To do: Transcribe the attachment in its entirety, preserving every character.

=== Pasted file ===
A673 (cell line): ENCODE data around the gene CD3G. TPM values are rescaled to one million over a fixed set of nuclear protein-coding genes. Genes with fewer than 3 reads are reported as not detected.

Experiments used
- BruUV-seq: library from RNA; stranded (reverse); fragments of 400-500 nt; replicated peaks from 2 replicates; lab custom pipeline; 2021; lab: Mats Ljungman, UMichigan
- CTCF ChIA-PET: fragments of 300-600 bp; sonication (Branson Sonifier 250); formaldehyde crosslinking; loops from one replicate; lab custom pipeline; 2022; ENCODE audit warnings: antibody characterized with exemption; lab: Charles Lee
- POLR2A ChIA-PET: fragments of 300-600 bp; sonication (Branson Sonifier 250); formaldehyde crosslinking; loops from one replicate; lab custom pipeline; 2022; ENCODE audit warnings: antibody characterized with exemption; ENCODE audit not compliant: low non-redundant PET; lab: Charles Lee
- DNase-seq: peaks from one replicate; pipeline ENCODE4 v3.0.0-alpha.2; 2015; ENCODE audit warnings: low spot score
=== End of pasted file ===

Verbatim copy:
A673 (cell line): ENCODE data around the gene CD3G. TPM values are rescaled to one million over a fixed set of nuclear protein-coding genes. Genes with fewer than 3 reads are reported as not detected.

Experiments used
- BruUV-seq: library from RNA; stranded (reverse); fragments of 400-500 nt; replicated peaks from 2 replicates; lab custom pipeline; 2021; lab: Mats Ljungman, UMichigan
- CTCF ChIA-PET: fragments of 300-600 bp; sonication (Branson Sonifier 250); formaldehyde crosslinking; loops from one replicate; lab custom pipeline; 2022; ENCODE audit warnings: antibody characterized with exemption; lab: Charles Lee
- POLR2A ChIA-PET: fragments of 300-600 bp; sonication (Branson Sonifier 250); formaldehyde crosslinking; loops from one replicate; lab custom pipeline; 2022; ENCODE audit warnings: antibody characterized with exemption; ENCODE audit not compliant: low non-redundant PET; lab: Charles Lee
- DNase-seq: peaks from one replicate; pipeline ENCODE4 v3.0.0-alpha.2; 2015; ENCODE audit warnings: low spot score